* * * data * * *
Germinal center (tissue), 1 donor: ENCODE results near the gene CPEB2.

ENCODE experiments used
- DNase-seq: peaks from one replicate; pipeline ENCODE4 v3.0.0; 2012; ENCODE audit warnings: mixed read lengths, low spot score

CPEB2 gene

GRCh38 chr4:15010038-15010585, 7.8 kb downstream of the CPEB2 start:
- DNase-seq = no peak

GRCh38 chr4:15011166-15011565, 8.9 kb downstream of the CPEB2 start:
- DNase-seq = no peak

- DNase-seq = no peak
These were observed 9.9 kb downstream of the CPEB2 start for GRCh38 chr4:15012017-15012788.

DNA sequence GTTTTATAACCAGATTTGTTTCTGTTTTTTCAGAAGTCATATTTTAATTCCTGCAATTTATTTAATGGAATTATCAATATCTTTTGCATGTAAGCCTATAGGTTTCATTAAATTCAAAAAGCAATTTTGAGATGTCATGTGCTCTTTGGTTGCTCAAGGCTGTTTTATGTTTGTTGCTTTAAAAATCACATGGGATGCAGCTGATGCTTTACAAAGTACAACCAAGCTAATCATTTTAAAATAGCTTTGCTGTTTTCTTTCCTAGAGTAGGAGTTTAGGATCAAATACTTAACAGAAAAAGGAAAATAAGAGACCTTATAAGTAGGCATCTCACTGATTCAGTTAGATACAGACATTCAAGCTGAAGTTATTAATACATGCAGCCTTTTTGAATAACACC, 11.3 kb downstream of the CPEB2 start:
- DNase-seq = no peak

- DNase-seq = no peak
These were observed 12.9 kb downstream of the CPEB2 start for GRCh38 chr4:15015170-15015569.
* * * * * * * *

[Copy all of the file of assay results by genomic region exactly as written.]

Germinal center (tissue), 1 donor: ENCODE results near the gene CPEB2.

ENCODE experiments used
- DNase-seq: peaks from one replicate; pipeline ENCODE4 v3.0.0; 2012; ENCODE audit warnings: mixed read lengths, low spot score

CPEB2 gene

GRCh38 chr4:15010038-15010585, 7.8 kb downstream of the CPEB2 start:
- DNase-seq = no peak

GRCh38 chr4:15011166-15011565, 8.9 kb downstream of the CPEB2 start:
- DNase-seq = no peak

- DNase-seq = no peak
These were observed 9.9 kb downstream of the CPEB2 start for GRCh38 chr4:15012017-15012788.

DNA sequence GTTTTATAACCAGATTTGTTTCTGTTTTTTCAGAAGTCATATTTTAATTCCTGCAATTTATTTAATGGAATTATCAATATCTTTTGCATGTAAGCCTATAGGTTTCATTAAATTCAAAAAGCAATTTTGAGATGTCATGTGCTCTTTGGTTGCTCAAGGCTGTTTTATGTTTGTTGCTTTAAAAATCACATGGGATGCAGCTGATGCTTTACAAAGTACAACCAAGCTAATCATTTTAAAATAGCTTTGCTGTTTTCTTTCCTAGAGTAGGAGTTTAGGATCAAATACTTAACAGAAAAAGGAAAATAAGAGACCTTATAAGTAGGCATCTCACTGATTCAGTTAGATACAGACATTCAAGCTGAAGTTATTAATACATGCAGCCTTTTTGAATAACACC, 11.3 kb downstream of the CPEB2 start:
- DNase-seq = no peak

- DNase-seq = no peak
These were observed 12.9 kb downstream of the CPEB2 start for GRCh38 chr4:15015170-15015569.